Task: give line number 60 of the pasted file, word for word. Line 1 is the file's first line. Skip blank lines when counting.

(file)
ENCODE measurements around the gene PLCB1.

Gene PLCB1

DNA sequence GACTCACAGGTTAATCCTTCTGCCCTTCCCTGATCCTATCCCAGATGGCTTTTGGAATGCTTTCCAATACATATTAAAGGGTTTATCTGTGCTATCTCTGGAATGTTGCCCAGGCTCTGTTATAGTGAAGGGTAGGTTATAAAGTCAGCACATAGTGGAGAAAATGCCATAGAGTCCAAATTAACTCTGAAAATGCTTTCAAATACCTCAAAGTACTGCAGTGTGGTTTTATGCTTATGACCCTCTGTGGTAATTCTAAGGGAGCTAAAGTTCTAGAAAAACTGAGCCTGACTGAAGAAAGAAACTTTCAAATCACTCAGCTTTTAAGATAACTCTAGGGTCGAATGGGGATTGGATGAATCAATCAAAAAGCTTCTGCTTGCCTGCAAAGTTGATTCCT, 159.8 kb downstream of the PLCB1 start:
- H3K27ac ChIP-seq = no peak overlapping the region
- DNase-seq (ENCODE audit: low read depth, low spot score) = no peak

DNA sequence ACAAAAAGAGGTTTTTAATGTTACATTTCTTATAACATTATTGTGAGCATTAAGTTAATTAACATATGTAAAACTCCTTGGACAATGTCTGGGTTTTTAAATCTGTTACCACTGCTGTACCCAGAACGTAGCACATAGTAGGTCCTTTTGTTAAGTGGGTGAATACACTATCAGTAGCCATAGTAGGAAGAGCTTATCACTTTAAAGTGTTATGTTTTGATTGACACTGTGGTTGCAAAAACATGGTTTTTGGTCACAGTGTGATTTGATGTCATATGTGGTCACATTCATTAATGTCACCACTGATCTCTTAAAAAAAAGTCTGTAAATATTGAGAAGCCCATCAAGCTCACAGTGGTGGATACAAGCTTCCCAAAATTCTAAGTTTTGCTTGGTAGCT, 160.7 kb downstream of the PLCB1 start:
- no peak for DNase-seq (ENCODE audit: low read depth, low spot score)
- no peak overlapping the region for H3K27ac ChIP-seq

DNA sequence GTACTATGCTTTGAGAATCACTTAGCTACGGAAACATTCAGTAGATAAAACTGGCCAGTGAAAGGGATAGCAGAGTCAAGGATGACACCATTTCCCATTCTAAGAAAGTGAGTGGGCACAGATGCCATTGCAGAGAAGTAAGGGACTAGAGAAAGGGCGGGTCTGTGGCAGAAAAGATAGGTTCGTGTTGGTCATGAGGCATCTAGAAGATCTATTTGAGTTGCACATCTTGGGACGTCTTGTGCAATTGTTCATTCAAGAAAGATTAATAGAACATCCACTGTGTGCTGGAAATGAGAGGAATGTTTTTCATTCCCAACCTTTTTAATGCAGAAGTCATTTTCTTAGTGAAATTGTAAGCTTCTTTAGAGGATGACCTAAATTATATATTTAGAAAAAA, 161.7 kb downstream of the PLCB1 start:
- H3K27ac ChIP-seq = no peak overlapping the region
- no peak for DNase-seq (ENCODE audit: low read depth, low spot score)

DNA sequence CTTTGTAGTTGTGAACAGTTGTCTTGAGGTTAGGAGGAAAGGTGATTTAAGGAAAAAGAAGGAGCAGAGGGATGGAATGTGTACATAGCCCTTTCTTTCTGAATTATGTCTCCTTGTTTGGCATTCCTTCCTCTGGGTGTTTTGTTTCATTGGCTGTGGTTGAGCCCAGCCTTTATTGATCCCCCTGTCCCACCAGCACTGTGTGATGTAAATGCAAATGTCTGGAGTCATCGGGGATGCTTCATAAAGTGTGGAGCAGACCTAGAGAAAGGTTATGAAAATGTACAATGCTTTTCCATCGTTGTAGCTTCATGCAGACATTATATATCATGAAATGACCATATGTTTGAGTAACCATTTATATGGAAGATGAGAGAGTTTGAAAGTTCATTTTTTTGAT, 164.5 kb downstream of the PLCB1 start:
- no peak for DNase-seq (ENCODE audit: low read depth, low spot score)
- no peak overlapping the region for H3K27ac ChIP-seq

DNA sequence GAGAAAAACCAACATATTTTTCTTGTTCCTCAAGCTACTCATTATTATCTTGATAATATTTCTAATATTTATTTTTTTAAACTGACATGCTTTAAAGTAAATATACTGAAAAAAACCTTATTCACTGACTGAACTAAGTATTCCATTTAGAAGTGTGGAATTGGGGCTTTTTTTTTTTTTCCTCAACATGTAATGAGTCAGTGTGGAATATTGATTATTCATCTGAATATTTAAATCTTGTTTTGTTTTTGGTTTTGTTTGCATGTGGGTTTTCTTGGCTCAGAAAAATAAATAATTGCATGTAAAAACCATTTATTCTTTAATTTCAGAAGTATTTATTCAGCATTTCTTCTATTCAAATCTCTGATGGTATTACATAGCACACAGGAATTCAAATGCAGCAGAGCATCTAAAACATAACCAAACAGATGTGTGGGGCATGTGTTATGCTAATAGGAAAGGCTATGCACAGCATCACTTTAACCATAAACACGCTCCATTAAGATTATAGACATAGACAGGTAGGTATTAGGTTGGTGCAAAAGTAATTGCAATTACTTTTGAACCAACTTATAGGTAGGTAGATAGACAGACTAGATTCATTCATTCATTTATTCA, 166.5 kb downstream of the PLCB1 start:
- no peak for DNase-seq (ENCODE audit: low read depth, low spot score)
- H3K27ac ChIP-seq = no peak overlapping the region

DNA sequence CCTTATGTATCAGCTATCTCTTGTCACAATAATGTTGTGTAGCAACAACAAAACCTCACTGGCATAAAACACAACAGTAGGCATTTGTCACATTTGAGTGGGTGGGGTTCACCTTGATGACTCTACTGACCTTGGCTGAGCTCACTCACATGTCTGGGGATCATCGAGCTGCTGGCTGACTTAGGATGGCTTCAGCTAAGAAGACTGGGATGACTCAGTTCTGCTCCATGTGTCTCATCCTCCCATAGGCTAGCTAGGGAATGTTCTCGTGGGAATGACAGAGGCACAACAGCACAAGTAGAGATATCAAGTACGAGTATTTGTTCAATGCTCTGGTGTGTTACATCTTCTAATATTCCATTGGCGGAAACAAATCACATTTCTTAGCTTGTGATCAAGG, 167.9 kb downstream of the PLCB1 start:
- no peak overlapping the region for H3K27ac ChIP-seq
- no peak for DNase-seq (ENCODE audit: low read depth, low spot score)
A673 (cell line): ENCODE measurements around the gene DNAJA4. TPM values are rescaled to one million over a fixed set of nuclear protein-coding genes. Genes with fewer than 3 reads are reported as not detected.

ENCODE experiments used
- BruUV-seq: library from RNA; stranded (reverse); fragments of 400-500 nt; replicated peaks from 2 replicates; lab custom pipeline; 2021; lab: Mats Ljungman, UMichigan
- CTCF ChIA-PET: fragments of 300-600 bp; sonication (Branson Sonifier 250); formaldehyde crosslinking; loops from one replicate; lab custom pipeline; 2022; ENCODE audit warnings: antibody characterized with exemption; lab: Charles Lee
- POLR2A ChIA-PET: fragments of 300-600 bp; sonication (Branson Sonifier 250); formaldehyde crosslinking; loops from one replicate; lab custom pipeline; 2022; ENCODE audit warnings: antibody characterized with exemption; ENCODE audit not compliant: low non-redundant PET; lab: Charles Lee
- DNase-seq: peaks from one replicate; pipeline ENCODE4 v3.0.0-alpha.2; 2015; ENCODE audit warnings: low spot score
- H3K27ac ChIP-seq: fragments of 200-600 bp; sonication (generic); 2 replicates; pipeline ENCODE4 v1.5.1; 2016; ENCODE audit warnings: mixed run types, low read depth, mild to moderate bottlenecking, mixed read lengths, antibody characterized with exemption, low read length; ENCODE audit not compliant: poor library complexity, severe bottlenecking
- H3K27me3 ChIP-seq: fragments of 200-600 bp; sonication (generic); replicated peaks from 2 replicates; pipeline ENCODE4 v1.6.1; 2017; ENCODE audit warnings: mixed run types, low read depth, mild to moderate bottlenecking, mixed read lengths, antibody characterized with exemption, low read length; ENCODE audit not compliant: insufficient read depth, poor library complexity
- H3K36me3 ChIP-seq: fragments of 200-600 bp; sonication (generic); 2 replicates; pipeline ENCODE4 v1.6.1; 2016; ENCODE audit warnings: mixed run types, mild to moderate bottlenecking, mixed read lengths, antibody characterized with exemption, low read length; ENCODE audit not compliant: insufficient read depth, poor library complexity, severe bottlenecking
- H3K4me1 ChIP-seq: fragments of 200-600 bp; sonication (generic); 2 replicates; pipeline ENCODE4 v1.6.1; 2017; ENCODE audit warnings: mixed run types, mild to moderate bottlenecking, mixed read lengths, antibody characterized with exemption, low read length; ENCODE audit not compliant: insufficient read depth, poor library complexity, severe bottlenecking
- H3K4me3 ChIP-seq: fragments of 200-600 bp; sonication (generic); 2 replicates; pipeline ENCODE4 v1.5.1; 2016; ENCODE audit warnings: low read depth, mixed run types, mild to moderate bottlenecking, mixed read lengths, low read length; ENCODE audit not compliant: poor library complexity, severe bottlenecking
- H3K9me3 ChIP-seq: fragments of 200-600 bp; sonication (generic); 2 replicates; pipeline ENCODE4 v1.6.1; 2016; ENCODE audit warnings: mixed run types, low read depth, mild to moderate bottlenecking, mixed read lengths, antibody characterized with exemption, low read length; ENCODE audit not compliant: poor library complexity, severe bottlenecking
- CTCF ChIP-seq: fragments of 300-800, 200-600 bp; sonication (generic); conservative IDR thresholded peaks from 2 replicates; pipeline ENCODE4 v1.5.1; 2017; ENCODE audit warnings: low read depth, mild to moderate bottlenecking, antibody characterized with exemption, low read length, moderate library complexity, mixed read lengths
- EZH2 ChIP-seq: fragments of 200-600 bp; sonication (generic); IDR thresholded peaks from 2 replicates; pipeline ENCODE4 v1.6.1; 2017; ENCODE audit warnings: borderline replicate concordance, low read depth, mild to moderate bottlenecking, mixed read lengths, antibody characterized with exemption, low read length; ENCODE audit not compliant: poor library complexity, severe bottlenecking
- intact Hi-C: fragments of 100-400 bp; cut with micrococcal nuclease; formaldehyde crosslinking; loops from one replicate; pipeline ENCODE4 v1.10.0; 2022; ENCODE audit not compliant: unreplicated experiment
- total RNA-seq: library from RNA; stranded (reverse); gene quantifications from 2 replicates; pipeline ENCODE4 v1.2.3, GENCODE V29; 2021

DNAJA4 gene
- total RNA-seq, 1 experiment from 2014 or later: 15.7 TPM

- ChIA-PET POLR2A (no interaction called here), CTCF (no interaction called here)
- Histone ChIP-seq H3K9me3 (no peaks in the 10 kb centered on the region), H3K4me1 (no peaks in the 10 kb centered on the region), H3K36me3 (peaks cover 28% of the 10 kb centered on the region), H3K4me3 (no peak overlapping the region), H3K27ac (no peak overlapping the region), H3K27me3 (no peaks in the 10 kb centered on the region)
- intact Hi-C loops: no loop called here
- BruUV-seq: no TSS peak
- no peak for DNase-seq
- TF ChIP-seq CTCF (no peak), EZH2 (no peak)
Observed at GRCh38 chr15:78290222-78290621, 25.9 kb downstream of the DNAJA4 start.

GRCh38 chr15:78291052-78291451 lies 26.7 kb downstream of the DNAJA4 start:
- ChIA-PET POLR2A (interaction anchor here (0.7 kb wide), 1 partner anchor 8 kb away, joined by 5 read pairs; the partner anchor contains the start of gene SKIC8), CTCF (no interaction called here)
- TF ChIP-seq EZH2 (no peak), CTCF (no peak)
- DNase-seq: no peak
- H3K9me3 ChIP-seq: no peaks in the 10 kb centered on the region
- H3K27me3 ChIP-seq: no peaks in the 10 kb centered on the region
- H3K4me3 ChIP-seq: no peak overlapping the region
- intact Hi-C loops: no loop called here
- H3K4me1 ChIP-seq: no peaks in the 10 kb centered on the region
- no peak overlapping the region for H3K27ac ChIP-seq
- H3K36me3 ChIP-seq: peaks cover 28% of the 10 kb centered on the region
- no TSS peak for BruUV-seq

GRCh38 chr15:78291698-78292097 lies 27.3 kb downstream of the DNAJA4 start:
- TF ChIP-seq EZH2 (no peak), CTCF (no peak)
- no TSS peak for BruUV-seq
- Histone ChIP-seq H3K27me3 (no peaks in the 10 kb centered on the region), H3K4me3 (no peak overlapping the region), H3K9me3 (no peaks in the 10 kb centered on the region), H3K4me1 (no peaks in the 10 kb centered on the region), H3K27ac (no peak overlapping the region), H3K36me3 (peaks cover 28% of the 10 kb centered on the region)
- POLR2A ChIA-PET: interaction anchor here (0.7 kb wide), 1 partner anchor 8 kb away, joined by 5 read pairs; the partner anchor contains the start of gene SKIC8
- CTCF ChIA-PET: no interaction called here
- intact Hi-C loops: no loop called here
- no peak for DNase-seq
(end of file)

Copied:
- no TSS peak for BruUV-seq